Celebrating Regner and public parks
‘Thriller’ event shows how we re-create recreation
Parks were originally private enclosures of land set aside as hunting preserves for the aristocracy. The word “park” itself referred to the fencing that kept the peasants out. Today, park land is set aside for the recreation of the public, for us, the other 98 percent.
I’ve always thought that the word “recreation” contains the whole happy enchilada of what parks mean. Every wide-eyed 5-year-old has noticed that the word has two pronunciations and two definitions, and that these definitions overlap in a meaningful way. Parks are both recreational and re-creational. They divert our heads with fun and restore our souls with, well, something more.
Humans stand in a strange evolving relationship to parks.
Boundaries were originally set up to protect humans from nature – to keep out the lions and tigers and bears. As civilization grew and human populations swept out into every nook and cranny on the planet, we chased the Wild Things all the way to the horizon – and eventually caught them. By 1890, the year the U.S. census declared that our frontier was closed, our relationship to nature had spun 180 degrees.
It wasn’t too long afterward that Teddy Roosevelt got involved in the movement to establish national parks – in a reversal of human history, humans now set up boundaries, parks, in order to protect nature from humans.
City parks are an echo of this changed relationship. They are a cultivated wilderness where it’s safe for us to step back into a direct, if highly filtered, relationship with nature. Parks, whether deep and dangerous wilderness or the gardens and paths of a city park, continue to perform the function of putting us back into proper relation to nature and, somewhat more mysteriously, to ourselves – something every camper and hunter and weekend picnicker knows.
Wisconsin, and our little corner in particular, has a famous tradition of creating public parks. Milwaukee’s Sewer Socialists, who made Milwaukee work brilliantly through most of the 20th century, were born out of the labor movement’s crusade for that dangerous bit of anti-business socialism we now call the “eight-hour work day.” Scary, I know. And once they’d managed to infiltrate with this zany threat to the economic system, they turned their attention to other, so-called, “public necessities.” This included libraries, sewer and sanitation systems, public housing but also, and famously, public parks.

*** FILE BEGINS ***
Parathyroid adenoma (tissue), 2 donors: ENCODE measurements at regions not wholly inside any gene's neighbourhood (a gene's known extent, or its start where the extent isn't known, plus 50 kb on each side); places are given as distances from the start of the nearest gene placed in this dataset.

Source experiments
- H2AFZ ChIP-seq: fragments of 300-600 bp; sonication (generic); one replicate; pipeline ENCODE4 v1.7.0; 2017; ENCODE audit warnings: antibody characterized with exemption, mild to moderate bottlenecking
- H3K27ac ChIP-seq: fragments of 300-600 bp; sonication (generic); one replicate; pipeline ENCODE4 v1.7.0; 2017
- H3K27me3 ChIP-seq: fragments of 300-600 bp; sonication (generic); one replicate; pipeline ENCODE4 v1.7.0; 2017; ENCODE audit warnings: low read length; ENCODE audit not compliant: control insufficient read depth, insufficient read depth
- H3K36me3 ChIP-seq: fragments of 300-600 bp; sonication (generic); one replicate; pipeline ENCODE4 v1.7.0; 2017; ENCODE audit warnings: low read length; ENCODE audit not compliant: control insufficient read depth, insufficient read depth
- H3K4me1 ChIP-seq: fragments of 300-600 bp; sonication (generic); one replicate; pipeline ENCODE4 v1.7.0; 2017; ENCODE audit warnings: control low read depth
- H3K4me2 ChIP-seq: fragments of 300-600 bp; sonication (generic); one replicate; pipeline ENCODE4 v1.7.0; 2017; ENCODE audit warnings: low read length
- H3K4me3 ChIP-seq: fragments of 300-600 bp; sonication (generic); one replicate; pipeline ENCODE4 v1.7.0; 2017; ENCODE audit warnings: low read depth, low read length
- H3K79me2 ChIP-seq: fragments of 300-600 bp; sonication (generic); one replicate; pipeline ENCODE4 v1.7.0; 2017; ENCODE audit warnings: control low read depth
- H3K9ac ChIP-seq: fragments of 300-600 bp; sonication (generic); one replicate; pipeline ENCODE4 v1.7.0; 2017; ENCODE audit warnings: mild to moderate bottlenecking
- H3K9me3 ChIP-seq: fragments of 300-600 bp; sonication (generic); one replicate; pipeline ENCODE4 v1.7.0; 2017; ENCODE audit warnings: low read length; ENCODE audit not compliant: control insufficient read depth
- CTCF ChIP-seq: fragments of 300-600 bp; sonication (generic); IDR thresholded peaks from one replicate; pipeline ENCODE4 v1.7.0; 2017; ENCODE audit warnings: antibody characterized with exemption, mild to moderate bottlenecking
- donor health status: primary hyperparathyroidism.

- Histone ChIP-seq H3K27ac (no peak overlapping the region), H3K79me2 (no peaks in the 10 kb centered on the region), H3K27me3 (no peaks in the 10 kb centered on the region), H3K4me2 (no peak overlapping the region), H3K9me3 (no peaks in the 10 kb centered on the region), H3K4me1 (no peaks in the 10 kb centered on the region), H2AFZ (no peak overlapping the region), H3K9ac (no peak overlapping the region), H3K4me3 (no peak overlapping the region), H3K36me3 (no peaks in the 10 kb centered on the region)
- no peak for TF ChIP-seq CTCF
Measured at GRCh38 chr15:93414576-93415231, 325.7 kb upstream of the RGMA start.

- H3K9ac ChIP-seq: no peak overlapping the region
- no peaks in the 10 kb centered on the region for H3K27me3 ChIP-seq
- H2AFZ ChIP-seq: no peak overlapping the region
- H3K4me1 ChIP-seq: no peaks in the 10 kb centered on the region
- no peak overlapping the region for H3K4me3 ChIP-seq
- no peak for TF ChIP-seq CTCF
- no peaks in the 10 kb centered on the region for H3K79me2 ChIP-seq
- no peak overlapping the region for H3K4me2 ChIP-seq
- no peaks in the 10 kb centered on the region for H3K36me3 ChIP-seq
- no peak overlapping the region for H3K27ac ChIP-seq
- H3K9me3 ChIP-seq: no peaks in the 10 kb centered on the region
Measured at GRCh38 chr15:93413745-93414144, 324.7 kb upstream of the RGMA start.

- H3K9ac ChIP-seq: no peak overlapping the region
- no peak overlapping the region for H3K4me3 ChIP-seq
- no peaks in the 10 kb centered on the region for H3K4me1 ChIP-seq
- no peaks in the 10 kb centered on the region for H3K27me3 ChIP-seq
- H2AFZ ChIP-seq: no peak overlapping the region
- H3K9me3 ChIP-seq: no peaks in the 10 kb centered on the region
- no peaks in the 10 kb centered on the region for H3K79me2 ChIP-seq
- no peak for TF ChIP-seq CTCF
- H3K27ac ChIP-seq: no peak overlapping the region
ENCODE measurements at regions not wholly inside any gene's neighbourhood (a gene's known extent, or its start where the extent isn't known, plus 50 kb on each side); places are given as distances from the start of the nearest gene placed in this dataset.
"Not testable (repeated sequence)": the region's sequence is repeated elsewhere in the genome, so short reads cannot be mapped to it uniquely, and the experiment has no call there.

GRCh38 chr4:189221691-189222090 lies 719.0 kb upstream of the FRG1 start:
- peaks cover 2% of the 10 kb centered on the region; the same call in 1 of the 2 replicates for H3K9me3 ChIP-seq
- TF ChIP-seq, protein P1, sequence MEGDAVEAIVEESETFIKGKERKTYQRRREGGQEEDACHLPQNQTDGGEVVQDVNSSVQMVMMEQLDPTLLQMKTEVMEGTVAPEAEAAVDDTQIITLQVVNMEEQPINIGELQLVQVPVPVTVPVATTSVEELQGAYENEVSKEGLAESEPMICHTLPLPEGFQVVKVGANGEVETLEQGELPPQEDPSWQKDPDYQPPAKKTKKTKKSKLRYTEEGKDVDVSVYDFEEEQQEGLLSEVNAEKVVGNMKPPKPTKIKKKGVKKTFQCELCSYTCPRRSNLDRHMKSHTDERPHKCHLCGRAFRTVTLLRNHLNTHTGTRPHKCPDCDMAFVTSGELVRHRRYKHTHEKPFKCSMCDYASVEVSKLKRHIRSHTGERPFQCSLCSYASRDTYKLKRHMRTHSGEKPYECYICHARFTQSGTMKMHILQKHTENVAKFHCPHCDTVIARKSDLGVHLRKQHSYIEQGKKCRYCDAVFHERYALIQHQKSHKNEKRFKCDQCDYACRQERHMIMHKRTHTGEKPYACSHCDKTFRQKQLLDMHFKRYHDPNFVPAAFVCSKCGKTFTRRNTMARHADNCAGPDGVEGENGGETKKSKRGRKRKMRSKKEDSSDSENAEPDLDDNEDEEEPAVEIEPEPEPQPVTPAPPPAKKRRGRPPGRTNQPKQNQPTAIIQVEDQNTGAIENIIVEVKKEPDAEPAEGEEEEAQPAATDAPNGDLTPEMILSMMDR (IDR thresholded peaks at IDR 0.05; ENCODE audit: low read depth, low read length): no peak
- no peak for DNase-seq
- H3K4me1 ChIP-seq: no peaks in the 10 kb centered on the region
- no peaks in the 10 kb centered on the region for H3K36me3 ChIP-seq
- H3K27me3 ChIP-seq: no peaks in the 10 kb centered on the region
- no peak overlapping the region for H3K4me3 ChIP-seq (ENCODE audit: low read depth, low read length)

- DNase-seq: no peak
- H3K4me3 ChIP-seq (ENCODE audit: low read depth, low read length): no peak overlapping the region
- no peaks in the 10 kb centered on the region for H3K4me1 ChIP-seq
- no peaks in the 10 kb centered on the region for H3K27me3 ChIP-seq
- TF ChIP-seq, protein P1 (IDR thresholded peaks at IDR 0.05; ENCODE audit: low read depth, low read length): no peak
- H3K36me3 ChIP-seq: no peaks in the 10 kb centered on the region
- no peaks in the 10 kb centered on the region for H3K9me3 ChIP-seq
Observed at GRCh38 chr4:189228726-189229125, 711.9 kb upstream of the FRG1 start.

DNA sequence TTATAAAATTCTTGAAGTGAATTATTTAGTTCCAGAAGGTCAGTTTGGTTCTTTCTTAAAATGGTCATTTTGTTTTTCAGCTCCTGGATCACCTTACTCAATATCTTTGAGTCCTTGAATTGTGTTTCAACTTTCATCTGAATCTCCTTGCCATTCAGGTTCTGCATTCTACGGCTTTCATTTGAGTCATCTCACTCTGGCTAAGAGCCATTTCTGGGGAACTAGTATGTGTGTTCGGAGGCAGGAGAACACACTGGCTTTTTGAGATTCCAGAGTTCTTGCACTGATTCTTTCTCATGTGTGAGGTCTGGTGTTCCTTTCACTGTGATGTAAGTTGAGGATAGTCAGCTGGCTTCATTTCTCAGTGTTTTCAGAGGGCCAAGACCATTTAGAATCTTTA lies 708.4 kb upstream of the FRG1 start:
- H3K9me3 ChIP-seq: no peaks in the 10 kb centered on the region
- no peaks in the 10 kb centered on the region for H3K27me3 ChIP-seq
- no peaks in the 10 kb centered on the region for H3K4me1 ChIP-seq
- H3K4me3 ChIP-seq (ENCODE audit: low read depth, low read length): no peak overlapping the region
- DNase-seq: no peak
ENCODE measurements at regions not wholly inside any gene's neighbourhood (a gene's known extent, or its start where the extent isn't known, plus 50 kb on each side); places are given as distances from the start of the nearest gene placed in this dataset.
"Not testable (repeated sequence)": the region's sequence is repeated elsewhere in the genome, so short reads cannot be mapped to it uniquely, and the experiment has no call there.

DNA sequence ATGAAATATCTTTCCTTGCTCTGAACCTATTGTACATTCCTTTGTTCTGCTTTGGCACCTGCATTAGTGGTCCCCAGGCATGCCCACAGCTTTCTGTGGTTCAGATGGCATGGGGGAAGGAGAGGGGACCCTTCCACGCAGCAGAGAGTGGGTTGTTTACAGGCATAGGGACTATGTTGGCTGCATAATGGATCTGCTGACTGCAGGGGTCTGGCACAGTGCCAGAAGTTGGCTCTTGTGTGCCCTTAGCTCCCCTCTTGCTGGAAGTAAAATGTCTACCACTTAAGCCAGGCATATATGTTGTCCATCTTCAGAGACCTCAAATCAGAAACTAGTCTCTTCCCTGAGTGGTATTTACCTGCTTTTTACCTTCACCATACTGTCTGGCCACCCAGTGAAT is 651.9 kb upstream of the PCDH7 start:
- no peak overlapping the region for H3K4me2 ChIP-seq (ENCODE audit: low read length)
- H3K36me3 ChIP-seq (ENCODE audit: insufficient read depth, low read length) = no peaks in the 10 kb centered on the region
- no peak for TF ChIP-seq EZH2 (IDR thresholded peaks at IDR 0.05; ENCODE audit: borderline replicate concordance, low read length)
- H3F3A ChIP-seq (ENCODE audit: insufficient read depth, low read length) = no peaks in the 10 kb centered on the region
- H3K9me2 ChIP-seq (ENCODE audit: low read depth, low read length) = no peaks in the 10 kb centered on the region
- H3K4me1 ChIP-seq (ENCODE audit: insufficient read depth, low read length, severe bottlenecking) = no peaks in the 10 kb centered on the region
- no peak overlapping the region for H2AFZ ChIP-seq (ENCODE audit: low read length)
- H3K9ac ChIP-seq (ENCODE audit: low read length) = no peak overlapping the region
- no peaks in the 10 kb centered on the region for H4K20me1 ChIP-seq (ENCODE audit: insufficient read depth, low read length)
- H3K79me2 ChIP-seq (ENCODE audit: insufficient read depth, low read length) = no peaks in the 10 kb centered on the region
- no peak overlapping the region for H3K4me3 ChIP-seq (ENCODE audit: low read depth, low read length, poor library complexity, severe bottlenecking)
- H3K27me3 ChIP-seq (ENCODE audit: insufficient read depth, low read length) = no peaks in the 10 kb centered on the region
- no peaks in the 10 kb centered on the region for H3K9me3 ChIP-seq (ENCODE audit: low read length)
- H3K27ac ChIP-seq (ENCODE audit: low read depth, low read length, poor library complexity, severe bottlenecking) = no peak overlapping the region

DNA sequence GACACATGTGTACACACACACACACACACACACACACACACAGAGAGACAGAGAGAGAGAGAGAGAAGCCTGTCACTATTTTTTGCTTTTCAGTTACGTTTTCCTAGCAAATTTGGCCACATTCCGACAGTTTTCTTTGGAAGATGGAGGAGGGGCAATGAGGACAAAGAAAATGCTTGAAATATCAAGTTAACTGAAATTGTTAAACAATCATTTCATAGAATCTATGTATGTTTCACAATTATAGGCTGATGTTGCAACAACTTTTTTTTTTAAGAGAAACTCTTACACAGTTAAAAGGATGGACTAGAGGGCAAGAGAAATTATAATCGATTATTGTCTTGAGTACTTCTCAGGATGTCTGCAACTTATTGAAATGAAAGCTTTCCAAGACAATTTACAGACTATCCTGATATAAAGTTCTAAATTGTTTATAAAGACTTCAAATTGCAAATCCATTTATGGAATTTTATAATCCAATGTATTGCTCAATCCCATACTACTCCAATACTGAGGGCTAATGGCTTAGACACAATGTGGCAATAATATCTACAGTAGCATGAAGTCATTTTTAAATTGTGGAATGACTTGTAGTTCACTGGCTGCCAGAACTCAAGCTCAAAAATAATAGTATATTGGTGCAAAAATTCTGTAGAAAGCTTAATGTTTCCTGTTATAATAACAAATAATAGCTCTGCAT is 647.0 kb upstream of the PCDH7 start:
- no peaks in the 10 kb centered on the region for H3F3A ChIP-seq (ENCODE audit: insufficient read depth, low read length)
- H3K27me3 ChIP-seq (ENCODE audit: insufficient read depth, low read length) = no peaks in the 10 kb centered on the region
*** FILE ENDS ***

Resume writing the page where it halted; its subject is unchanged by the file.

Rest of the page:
Regner Park, West Bend’s own public necessity, our local source for recreation and re-creation, turns 75 this summer.
Plans for the park were originally developed during World War I by Dr. W. J. Wehle, but it wasn’t until 1930 that Mayor Henry Regner and the city council spent $3,000 to buy the Goebel Woods to start the process. By 1934 the city was able to apply for funding assistance under the Federal and State Emergency Relief Administrations. After adding another 45 acres West Bend had spent about $22,000 along with $43,000 in federal assistance. Real money in those days.
Seventy-five years later we’re left with a beautiful legacy of public expense. Was it necessary?
This weekend’s events will celebrate all the ways people use the park to recreate themselves. You’ll be able to find a rock climbing wall, a display of military vehicles, McGruff the Crime Dog will be there with the West Bend Police Department, there will be yoga on the beach (hey, no tai chi?) and some of our local restaurants (like Poplar Place, Janulis, and Jaliscos) will be feeding people.
The organizers have also planned music everywhere and of every kind, from mariachis to polkas. The very first band concert, incidentally, was held on Aug. 8, 1935. Al Hron directed the Moose Band. I have not been able to find the program for that evening’s concert but the big hits in 1935 included “Cheek To Cheek,” “La Cucaracha,” “Anything Goes,” “I Get A Kick Out Of You” (still on my iPod) and “Easter Parade.”
Or you could try to break the world record for the number of people, and zombies, participating in a re-creation of Michael Jackson’s “Thriller.” The Thriller world record attempt, should you wish to see it or avoid it, will take place at 12:15 on Saturday afternoon. In an attempt to make this world record attempt even more thrillingly strange, it will include professional dance teams from Milwaukee and, I’m not making this up, the Klements Racing Sausages [for those of you from Not-Wisconsin, here's some video]. Frankly, they had me at “Racing Sausages.”
So, are parks really a “public necessity”? The best way to answer this is over a slice of pizza and frozen custard while listening to polkas and watching hundreds of your neighbors, and the Klements Racing Sausages, attempt to Moon Walk. Then ask your inner 5-year-old to answer the question and remember to say a quiet thank you to Dr. Wehle and Mayor Regner.